The Ladies of Ivy Cottage
Bethany House Publishers, 2017
The charming hamlet of Ivy Hill is home to three friends, all gentlewomen of reduced circumstances. Mercy Grove finds fulfillment running a small girls school in Ivy Cottage, but her mother is not content to watch her daughter become a spinster and issues her an ultimatum that leaves Mercy to choose between two disagreeable options.
Rachel Ashford is recently displaced from her childhood home, which was inherited by a distant cousin upon her father’s passing. She now resides with Mercy and her aunt at Ivy Cottage, helping with the school where she can, but Rachel knows she must have some means to support herself in the long run. With the books her father left her, she opens a subscription library while she decides whether to accept a marriage proposal from a man she cares for only as a friend. Things only get more complicated when an old flame begins to show renewed interest, and when several anonymous book donations turn into mysteries that will bring both pain and healing when the truth is revealed.
Widow Jane Bell fell from society’s grace when she chose to marry an innkeeper instead of a baron. Though she never regretted that choice, there are painful parts of her past that threaten to undermine the chances she might have at a new love. Jane struggles to move past her grief and step into the next phase of her life.
This post contains affiliate links. Read more about that here. Thanks to Bethany House Publishers for providing a copy of this book in exchange for an honest review.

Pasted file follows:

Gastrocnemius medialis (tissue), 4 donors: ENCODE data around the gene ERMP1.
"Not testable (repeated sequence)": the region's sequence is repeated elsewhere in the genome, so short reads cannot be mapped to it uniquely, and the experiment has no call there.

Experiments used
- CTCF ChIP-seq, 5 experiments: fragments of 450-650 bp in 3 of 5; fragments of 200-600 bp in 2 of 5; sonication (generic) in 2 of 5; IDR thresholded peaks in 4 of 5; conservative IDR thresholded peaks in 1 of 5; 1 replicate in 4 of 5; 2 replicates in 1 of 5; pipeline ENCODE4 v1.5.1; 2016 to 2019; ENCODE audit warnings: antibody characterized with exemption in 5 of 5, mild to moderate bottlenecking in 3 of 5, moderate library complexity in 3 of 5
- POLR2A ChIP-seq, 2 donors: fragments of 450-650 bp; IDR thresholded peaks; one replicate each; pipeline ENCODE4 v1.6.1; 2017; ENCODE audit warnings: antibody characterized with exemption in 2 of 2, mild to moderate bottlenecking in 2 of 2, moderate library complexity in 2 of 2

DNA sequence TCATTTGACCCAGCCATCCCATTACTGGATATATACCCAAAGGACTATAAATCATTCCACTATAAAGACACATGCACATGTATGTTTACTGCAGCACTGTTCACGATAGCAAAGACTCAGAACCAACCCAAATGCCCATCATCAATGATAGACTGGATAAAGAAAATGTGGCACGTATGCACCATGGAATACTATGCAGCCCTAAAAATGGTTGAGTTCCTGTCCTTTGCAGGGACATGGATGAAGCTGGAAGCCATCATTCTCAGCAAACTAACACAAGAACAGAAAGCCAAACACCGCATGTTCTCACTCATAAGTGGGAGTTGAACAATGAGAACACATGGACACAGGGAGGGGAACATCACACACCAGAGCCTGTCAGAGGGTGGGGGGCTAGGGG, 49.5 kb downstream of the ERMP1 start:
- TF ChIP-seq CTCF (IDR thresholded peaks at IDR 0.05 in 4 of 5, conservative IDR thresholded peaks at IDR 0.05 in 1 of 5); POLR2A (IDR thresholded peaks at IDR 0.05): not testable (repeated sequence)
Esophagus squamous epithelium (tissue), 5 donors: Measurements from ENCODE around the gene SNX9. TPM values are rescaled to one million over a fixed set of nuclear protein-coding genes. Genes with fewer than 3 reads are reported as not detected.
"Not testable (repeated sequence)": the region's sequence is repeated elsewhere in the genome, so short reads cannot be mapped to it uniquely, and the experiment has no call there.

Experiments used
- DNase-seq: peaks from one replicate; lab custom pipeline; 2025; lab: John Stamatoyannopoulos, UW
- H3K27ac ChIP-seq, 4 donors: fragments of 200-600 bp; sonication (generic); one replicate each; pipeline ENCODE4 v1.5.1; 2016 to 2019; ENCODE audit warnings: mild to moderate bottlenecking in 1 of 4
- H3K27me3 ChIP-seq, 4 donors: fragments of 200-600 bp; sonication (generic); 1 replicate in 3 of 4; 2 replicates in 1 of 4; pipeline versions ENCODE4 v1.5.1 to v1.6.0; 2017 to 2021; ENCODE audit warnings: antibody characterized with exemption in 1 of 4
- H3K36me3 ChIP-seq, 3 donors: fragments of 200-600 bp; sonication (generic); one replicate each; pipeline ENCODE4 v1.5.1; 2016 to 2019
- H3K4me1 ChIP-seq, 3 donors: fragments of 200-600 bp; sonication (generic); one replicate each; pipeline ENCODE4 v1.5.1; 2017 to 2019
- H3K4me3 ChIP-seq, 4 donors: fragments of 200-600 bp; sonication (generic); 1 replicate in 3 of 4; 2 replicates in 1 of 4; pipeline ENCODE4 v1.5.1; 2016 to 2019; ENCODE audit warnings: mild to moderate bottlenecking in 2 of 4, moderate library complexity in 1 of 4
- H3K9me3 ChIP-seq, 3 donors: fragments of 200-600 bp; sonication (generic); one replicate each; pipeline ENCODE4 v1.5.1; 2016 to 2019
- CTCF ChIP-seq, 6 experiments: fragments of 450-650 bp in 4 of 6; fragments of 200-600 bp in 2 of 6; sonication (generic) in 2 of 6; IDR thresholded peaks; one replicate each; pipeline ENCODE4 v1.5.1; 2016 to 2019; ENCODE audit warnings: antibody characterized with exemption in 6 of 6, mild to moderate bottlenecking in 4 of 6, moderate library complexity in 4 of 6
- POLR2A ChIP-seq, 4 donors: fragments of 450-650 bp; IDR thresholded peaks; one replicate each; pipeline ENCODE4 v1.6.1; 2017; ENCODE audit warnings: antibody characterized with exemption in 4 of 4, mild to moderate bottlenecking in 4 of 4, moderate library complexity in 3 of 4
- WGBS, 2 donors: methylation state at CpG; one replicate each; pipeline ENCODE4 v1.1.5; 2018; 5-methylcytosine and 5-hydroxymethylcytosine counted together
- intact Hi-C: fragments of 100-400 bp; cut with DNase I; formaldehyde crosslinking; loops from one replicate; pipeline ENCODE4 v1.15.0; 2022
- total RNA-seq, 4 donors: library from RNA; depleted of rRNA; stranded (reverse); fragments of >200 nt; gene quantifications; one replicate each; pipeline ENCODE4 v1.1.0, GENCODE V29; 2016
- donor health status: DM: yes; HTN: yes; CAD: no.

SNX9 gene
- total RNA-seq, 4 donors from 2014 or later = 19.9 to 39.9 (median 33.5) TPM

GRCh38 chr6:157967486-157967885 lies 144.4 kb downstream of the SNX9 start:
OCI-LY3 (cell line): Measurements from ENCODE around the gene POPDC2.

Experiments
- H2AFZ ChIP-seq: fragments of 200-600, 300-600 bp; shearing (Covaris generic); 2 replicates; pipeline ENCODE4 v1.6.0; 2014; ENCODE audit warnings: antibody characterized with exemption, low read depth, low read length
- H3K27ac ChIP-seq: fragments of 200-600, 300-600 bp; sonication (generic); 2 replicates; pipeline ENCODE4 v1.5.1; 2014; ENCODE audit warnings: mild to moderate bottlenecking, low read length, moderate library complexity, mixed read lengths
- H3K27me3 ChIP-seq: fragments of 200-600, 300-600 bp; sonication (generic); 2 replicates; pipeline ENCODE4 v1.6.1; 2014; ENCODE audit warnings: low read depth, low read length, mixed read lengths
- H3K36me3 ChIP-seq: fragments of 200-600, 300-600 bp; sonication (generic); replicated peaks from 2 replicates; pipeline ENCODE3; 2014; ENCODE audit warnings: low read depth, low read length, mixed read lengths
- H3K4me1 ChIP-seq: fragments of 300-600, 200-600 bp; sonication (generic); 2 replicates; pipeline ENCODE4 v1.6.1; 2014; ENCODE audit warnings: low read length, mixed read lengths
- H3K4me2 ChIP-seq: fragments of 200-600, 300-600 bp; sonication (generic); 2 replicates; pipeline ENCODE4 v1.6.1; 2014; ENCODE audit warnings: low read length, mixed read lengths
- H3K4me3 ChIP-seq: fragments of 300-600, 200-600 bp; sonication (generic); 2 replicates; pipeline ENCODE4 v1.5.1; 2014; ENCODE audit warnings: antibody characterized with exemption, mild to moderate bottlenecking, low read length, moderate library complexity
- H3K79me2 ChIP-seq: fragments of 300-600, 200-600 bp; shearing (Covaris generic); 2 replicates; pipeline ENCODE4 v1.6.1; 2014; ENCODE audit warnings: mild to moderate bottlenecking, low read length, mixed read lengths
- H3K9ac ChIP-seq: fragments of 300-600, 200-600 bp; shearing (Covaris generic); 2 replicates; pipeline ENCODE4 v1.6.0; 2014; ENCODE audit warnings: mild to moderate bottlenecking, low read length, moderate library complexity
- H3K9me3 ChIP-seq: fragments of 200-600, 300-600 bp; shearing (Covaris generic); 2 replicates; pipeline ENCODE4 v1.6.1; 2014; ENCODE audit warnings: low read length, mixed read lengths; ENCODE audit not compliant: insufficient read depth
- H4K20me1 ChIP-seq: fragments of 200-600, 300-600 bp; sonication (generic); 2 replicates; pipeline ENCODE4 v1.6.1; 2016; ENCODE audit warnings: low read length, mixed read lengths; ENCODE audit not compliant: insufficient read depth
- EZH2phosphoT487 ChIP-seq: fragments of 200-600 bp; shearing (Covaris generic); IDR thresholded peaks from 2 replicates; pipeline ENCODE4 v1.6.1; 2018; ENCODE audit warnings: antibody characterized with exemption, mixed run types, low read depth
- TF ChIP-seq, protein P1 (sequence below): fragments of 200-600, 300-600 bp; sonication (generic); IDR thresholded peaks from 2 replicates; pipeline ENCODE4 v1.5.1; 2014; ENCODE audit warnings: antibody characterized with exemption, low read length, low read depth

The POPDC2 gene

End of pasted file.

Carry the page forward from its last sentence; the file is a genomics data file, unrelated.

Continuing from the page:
The Ladies of Ivy Cottage is the charming sequel to The Innkeeper of Ivy Hill, which I read and reviewed last year. I have been looking forward to this latest book since then and it did not disappoint. There are threads of romance, friendship, faith, and forgiveness woven throughout the story that really draw you in. And then when a couple of mysteries cropped up I was really hooked.
There are two things that I really like about Julie Klassen’s novels that are prominently displayed in The Ladies of Ivy Cottage. One is that she is the master of the un-obvious romance. Her heroines almost always have several suitors to choose from, and it’s never glaringly obvious whom she will choose at the beginning of the story. This gives the reader the opportunity to watch the characters grow in their relationships and self-awareness slowly, instead of jumping into whirlwind romances. Not that I have anything against love-at-first-sight stories, but the more slowly developing ones are a nice change of pace.
The second thing I like is that her female protagonists are not afraid to support themselves. Though they were raised as gentlewomen, Mercy now runs a girls school with her spinster aunt, Rachel is attempting to open a library, and Jane runs the inn her late husband left to her. While none of those are shameful professions for a woman, any employment is less than ideal in the eyes of genteel society. But each of them stands by her convictions in choosing whether to marry or seek fulfillment in other areas.
I am assuming there will be a third book in this series since there are few loose ends that need to be tied up with several characters at the end of this book, and I will definitely be picking it up when it comes out. Of course, that’s not really that surprising since I’ve read and loved all of Julie Klassen’s books, but still… hopefully I can wait for a whole year since I anticipate it will probably be released around December of 2018.